Fortunately, I’m almost always “self-quarantined…”
1. Ethics tales of Covid-19:
- Ethics Hero: Senator Ted Cruz has just made a point of serving as a role model by self-quarantining in his Texas home because he interacted with a person at the Conservative Political Action Conference who, according to Maryland heath officials, tested positive for coronavirus, . Cruz says he had only a brief conversation and shook hands with the person, and that the contact took place ten days ago. Cruz isn’t experiencing symptoms, and the odds are low that the virus passed to him.
Nonetheless, a public example from a prominent figure of using an abundance of caution can only help.
- On the other side of the Covid-19 ethics divide, we have the father-daughter pair, family members of the St. Louis County woman who tested positive for COVID-19 as the first confirmed carrier of the virus in Missouri, who attended a father-daughter dance at the Ritz-Carlton in Clayton, Missouri, after being told by health officials to be like Ted.
St. Louis County Executive Sam Page told reporters that the family understood what they had been instructed to do, and just ignored the directives anyway.
Again I ask, what is the appropriate way to punish people like this? All plagues and epidemics spread this way, with the unhealthy contribution of idiots. Mary Mallon, aka Typhoid Mary, was an Irish cook at the beginning of the 20th Century who kept escaping authorities as an asymptomatic carrier of the deadly disease, and going back to work under false names. At least three deaths are definitely blamed on her; she infected more than 50 people before she was finally placed in isolation for the rest of her life.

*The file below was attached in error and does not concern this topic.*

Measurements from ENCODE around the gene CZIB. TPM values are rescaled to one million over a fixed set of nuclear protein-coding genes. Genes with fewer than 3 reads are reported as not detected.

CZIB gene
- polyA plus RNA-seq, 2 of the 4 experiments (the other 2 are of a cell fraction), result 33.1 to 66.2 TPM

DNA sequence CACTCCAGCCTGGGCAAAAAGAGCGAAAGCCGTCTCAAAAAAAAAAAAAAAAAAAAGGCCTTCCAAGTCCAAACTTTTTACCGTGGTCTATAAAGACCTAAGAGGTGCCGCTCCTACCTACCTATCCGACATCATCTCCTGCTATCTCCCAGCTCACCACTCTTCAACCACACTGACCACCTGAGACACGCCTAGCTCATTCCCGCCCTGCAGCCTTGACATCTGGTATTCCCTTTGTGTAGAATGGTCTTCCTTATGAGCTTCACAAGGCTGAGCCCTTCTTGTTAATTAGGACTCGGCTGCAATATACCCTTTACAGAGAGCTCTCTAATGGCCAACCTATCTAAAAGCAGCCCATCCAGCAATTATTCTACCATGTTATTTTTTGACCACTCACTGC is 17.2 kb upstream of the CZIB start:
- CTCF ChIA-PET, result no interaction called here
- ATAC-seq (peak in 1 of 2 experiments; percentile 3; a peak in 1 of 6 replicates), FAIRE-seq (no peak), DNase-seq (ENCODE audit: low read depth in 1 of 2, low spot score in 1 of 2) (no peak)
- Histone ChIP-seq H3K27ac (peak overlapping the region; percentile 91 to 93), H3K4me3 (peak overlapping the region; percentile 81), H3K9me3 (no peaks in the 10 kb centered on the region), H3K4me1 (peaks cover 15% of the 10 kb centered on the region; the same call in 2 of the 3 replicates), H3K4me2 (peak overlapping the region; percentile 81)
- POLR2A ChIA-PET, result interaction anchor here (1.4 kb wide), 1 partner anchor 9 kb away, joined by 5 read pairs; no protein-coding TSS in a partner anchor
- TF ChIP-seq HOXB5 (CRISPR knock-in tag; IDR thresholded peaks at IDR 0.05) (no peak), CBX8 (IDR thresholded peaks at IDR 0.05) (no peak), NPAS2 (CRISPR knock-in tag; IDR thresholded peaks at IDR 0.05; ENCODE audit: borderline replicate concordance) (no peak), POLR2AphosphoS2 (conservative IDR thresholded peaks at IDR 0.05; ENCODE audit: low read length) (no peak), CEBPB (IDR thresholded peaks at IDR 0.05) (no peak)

- This is yet another instance where we see how anti-Trump mania has changed once strong brains into glutinous masses of hate. A really smart friend just wrote on Facebook that the stock and futures market spasms over Coronavirus are unavoidable markers of the President’s doom, guaranteeing that Joe Biden, diapers and all, will soon be in the White House. This is the common, and for smart people, usually avoidable fallacy of assuming that your view of reality is the only one. For the Trump Deranged, every decision he makes is a bad one, and every negative development traces back to the Russia-assisted upset in 2016. This worldwide epidemic, however, is pretty obviously not controllable by human agency, and the United States so far has either been luckier than most countries or is doing something right. The financial markets are reacting to interruptions in supply chains and the interdependence of world markets. Are rational, non-Trump obsessed Americans really going to blame this on the President, no matter how much the Democratic Party/”resistance”/ mainstream media (aka “The Axis of Unethical Conduct”or AUC) try to promote that narrative?
I find this to be extreme wishful thinking. It is just as likely that the President will look good, also illogically, after death totals in the U.S. are far less than the size of the population would suggest compared to the rest of the world.
- The Center for Disease Control, however, seems to be handling matters ineptly. So far, CDC only updates its web page for case numbers on weekdays, “Mondays through Fridays” and “Numbers close out at 4 p.m. the day before reporting.” Last night the Johns Hopkins dashboard, was compiling and reporting case numbers as more than 200% higher than the CDC numbers, with roughly 90% more deaths. Writes Claudia Rosett: